Is collaboration equal? Should everyone have the same idea coming into it? Is there a leader? Is it important that someone is a leader? These were some of the questions posed by legendary choreographer Bill T. Jones. Presented on Thursday, September 12, the Cynthia Woods Mitchell Center for the Arts’ inaugural public program that will annually feature a major figure in the world of artistic collaboration, featured Jones as its first guest lecturer. Jones has engaged in a host of artistic partnerships, including collaborations with visual artists such as Louise Nevelson, Kiki Smith, and Keith Haring.
Aptly, the night began with a collaborative introduction. UH Mitchell Center artist-in-resident, composer and violinist Daniel Bernard Roumain, began the introductions by performing Jones’ written words while stroking and bouncing his bow off of the strings of his violin in a commanding mix of classical and contemporary techniques.
Following Roumain’s performance, a large projection of another performance began to play on stage. This performance featured a man in a dark suit standing side-by-side with an older woman who was wearing a brightly colored, yet modest church dress. She began to assertively give her benediction to the audience. She stood strong, never moving, only delivering. As her words grew louder and more forceful, as she was overcome by her testimony, the man beside her matched the strength of her words through the movement of his body. He started slow, as did she, but his movements soon became larger and quicker. His dance seemed controlled, yet instinctive and spontaneous. He was the embodiment of her words.
The man in this video was a young Bill T. Jones; the woman, his mother. When the video ended, the stage of the Moores Opera Center lit up along with the crowd as Jones emerged from stage left. After briefing the crowd on all the various definitions of “collaboration,” he began speaking about his mother’s benedictions, her testimony, as the first performance he ever witnessed. Specifically, he reminisced about Christmas morning as a child. Born in 1952, the son of migrant workers, Jones lived in a converted tractor barn with eleven other siblings. On Christmas, his mother would cook all night and then wake the kids up at dawn for Christmas prayers. She would call on the Lord and talk to her God, mixing performance and religion. And “at 200+ pounds,” Jones declared, “washed in sweat, exhausted, she would fall back: ‘ya’ll go open the gifts now.’”
He was inspired by the authenticity of his mother’s performance: “I wanted to be able to move people and be moved,” stated Jones. “There’s something about the professional art world—that maybe what it takes to be a quote ‘educated person,’ a certain distance from the world, a certain resentment of the world—that I could no longer feel that vibration. The avant garde dance world had no room for testifying.”
Jones advised the audience on finding an authentic voice. “Go where you’re scared to go…collaboration, cooperation—at the most profound level, seemed like testifying; very risky and very dangerous, but so important.” Jones remitted a previous optimistic statement in which he said collaboration was good for everybody involved and changes everybody involved. He felt compelled to add: “There’s selfishness in art making, and collaboration is actually a way of everybody going past themselves and finding something new.” Although he admitted to his own control issues when collaboration is not going his way, he stressed that collaboration can be vital to the middle ages of the artistic life cycle, when “You think you’ve seen it all. Why make another work? What can be new?” Artists can find new life by throwing themselves “into someone else’s fire, and thrashing it out.”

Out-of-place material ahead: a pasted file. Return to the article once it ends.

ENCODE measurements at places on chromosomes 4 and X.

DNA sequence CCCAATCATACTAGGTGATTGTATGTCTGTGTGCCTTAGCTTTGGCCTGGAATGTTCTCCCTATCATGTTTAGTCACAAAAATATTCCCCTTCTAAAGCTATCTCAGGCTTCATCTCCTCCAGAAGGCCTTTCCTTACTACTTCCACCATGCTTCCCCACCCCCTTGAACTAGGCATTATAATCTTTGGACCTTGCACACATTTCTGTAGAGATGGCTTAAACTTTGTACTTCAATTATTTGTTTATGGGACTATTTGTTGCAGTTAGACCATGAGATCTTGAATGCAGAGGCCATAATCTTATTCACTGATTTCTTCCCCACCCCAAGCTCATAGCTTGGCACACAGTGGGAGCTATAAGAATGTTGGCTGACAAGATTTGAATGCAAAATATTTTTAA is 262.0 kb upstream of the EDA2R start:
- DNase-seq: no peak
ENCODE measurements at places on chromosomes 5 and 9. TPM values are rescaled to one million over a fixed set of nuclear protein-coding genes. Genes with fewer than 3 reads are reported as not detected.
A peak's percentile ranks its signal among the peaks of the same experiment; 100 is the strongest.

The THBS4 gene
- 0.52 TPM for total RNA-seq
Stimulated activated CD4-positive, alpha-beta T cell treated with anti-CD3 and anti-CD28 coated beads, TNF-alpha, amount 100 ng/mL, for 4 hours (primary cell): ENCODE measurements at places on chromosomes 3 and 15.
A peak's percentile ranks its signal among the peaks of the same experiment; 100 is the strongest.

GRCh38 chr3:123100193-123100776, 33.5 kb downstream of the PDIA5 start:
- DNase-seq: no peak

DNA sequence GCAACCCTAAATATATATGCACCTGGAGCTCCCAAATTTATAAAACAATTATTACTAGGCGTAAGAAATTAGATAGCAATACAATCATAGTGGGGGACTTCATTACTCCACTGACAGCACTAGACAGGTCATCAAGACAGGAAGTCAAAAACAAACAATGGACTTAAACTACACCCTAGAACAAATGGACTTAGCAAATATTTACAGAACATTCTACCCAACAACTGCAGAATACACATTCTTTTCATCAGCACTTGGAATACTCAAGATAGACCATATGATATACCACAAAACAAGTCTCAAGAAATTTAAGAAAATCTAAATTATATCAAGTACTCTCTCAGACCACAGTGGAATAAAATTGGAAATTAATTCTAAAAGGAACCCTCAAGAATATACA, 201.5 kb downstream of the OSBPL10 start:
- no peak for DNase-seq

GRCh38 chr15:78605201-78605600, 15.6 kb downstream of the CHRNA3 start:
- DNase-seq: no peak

After the short talk, which took less time than its introductions, Jones opened the floor to questions from the audience. Microphones were erected at the end of each aisle and people quickly lined up to dialogue with him. Many of the questions were a parade of common collaboration pitfalls ranging from, “I can’t find people” to “I can’t work with these people.” The first question addressed the role of failure, to which Jones quoted Bob Dylan: “She knows there’s no success like failure, and that failure’s no success at all.” When asked, “What makes you overwhelmed in collaboration?,” Jones immediately replied with honesty: “Fear and a need for control.”
In contrast to the other audience members who asked questions that night, one young man, who had the audience in hysterical laughter after admitting he only stuck around for the free wine, decided to tell his father’s life story as if it were open mic psych night. He then, unexpectedly, stunned the audience by his repeated declaration that “eighty percent of the world is blind fucking sheep.” Jones wittingly replied, “Well, what are you doing… Are you an artist? Are you an organizer? What are you doing for this world that’s blind fucking sheep?” The young man replied, “I have no power to change it,” and Jones quickly rebutted, “Oooh, I have no power? Look at this; you’ve got this whole room listening to you, man.”
Jones generously and effortlessly reversed the unexpected and uncomfortable situation, choreographing his partner into a conversation about empowerment. (Later in the evening, there was another collaboration of a discreet police escort for the same young man.)
In the end, the large amount of time devoted to audience questions created a give-and-take between Jones and the audience that was, indeed, collaborative. Bill T. Jones’ lecture was a great start to Cynthia Woods Mitchell Center for the Arts’ new annual public program. There’s no word yet on the 2014 speaker—maybe we should open it up to suggestions from the audience.